With a heart attack and a stroke under my belt, that was a monumental task in itself, but a doctor eventually gave me the required medical clearance.
Next up: Classroom work.
I know how to fill my gas tank, add oil, and put air in my car tires. That’s pretty much the extent of my automobile prowess. So, learning about governors, air compressors, air dryers, air brakes, and other mechanical parts was like learning foreign language.
What are you doing here, Peter? I’m an intelligent guy, I can do this. Go big or go home.
Next up: DMV permit test – 50 multiple choice questions.
I passed. I was on my way to being able to drive a vehicle like the one in the picture above.
Next up: Static course driving: Straight forward and backward, parallel parking, and backing into an alley at a 30 degree angle – WITH A TRAILER.
Note #1: I had never driven any vehicle with a trailer before. Never!
It took me one full day to execute pulling forward/backing up in a straight line with competence (not mastery.) I spent 2.5 days running over traffic cones (simulated walls or parked cars) before I could parallel park with any consistent success. Backing into an alley at a 30 degree angle: that’s a painful story in itself.
You see, all the “rules” for driving a car get mixed up when you are towing a trailer and going in reverse. Everything is backwards. You have to turn right to go left AND you can’t see out the back window or stick your head out the driver’s window to see what you are doing. You have to use your side mirrors (which really messes with your mind.)
I had to unlearn 30 years of normal driving experience (mental and physical muscle memory) and learn new driving techniques – in two weeks.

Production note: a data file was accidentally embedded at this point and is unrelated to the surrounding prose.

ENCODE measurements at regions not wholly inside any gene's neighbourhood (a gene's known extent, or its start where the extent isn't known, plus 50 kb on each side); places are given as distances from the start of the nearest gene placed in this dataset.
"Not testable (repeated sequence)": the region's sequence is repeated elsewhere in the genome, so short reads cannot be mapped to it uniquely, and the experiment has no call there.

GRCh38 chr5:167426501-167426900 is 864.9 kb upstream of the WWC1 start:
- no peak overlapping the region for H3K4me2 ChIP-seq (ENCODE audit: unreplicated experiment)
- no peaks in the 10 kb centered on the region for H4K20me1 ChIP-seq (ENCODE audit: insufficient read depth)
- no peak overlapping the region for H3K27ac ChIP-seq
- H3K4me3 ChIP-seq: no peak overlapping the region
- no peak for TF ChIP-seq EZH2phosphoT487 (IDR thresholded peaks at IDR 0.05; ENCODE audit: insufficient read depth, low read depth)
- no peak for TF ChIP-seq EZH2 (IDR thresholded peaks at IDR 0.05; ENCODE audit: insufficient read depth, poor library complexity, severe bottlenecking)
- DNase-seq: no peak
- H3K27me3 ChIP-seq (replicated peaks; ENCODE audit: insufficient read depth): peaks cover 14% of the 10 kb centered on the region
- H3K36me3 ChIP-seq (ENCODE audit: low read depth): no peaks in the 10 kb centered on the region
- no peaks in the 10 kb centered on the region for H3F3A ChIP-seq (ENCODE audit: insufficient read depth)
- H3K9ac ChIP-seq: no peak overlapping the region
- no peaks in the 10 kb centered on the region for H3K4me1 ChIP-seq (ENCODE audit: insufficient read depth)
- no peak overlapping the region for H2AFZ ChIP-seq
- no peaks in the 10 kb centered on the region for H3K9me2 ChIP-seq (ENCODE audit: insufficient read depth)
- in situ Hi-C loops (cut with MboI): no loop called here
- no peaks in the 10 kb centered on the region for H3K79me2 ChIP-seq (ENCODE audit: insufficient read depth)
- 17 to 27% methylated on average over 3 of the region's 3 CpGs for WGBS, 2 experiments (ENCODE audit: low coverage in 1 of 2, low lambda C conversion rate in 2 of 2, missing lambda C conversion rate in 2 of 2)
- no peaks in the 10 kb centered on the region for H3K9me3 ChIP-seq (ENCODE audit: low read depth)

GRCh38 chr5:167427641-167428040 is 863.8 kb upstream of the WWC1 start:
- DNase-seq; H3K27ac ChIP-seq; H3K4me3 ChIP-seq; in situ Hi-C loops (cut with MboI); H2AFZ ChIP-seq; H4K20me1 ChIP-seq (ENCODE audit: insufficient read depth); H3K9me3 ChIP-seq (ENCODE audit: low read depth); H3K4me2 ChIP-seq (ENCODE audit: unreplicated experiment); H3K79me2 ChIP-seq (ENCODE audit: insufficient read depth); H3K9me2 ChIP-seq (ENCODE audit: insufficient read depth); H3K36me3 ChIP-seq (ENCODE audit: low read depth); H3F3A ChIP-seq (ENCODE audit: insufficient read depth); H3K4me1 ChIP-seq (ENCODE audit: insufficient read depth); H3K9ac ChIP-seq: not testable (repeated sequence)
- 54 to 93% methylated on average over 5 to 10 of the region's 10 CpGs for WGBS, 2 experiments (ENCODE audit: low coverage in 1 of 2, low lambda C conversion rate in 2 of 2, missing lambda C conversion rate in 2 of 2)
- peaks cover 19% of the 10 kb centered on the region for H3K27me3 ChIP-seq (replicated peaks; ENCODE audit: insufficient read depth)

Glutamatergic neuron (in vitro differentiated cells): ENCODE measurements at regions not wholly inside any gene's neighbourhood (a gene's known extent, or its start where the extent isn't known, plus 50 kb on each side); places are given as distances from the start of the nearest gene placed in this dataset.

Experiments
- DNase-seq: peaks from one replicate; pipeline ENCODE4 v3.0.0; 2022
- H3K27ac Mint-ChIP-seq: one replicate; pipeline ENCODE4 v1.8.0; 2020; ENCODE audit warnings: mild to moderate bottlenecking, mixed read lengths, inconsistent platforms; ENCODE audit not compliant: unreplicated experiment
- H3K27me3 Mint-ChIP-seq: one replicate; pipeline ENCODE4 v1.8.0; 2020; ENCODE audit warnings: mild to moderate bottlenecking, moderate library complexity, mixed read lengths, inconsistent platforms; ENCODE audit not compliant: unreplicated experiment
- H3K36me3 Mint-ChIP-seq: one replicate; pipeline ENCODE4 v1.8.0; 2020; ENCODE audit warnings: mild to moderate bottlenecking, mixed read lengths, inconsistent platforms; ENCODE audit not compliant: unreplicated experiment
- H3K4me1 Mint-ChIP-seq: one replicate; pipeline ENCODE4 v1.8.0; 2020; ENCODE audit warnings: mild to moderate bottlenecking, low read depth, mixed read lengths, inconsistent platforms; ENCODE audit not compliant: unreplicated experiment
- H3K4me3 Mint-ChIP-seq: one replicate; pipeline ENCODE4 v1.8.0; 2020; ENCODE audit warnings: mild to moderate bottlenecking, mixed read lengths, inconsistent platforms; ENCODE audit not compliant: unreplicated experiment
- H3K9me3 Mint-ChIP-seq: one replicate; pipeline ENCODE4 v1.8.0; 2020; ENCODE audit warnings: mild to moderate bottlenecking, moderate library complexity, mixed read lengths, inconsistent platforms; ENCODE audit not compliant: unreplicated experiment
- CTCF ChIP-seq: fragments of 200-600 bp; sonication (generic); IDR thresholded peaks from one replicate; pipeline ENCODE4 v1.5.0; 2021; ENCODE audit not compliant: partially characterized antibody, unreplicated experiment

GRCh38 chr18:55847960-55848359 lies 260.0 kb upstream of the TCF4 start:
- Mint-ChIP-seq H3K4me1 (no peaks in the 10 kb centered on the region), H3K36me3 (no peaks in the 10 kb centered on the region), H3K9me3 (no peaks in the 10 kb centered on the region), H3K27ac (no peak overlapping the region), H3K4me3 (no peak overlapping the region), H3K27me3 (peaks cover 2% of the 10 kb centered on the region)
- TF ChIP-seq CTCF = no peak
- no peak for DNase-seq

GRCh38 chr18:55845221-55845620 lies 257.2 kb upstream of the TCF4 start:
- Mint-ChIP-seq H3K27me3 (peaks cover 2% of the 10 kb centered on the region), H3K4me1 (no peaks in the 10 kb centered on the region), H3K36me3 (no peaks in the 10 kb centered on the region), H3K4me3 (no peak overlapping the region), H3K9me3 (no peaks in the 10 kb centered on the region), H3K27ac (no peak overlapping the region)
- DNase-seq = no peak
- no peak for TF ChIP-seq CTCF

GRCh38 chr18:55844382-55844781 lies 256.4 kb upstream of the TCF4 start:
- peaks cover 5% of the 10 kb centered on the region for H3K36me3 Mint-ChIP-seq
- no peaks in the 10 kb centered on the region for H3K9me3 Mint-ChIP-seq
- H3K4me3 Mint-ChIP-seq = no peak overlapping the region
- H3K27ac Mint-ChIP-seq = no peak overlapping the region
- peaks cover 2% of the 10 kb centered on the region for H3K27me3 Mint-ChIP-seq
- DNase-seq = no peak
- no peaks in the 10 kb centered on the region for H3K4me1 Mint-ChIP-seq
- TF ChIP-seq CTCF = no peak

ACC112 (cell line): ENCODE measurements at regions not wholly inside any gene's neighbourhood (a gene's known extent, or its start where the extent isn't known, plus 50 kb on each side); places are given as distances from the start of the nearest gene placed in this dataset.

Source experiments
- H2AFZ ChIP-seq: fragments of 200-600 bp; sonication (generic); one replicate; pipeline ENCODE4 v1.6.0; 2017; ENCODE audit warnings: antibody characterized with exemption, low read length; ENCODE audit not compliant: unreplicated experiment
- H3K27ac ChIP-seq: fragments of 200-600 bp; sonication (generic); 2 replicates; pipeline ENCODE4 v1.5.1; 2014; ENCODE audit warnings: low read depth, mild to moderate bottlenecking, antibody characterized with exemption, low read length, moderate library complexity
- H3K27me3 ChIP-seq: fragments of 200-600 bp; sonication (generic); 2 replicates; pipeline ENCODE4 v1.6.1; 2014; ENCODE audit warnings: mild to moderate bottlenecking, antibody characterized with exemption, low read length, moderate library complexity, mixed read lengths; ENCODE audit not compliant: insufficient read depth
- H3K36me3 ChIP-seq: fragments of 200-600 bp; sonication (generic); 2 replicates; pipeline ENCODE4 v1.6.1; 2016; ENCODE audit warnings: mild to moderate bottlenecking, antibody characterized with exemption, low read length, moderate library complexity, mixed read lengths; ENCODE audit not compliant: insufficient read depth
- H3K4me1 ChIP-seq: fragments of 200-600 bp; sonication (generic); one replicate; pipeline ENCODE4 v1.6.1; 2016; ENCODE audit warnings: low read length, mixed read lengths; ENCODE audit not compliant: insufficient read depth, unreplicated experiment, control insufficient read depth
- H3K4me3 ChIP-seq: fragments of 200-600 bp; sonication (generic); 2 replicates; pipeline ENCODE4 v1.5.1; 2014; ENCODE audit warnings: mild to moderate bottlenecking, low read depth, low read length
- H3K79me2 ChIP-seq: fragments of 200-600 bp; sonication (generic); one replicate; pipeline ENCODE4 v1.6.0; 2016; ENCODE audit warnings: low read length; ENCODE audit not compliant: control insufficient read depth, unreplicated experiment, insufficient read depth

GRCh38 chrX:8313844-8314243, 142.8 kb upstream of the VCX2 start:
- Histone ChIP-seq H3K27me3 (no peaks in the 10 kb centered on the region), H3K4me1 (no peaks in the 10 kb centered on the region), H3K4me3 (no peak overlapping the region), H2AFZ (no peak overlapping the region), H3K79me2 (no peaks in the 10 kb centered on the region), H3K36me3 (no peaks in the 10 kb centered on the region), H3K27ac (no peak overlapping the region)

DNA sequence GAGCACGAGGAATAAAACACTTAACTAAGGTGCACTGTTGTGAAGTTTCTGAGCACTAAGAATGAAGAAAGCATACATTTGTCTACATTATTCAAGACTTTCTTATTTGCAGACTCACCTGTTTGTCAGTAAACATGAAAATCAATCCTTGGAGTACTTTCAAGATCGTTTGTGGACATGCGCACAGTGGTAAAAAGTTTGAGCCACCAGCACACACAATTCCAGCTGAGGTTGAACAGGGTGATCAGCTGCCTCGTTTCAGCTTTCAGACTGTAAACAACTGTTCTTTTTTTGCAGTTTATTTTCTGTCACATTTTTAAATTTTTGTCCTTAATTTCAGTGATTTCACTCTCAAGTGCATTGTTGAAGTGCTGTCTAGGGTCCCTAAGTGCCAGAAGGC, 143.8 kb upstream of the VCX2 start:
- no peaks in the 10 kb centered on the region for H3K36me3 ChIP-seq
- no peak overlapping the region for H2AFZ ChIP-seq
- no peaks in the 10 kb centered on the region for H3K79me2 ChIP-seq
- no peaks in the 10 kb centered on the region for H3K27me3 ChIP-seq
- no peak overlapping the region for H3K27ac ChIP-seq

Note #2: I had a stroke two years ago which basically means parts of my brain had died. So the odds of success were stacked against me.
I struggled mightily. Did I think about giving up and saying “to hell with it”? Sure did. Numerous times. It took me months to recover skills I knew how to do like walking, talking, and driving a car again. How would I possibly “get this” in just two weeks?
Peter, you are out of your freakin’ mind! You’re not even passionate about this. Why bother?
Was being a truck driver a life-long dream? No. Did I enjoy the discomfort, anxiety, and stress that the instructors and I imposed on myself. Hell no. Would I regret taking the easy way out and dropping out of school? Absolutely. Did I want to prove to myself that I could overcome another hardship? Hell yeah!
I continued to struggle and fail in class. It was an uncomfortable and humbling two weeks.
Cathy and I had a conversation the night before my test day. She told me, “If you fail, you are still a good person. You have done the best you can. That’s all you can ask of yourself. At least you didn’t quit when things got hard.”
I passed my exam. I obtained my commercial driver’s license. I accomplished my goal, despite the odds.
However, the new license is only a symbol of a much greater success.
Among the many obstacles, among the many failures, among the incredible discomfort, among the intense fear, and among my exorbitant self-doubt lied a struggling seed of success.
Find YOUR seed of success in the harsh growing conditions of life. Water it, give it sunlight, and nurture it. Pull the weeds of failure out of your garden. Let yourself grow and blossom!
Be Kind. Be Thankful. Be Significant.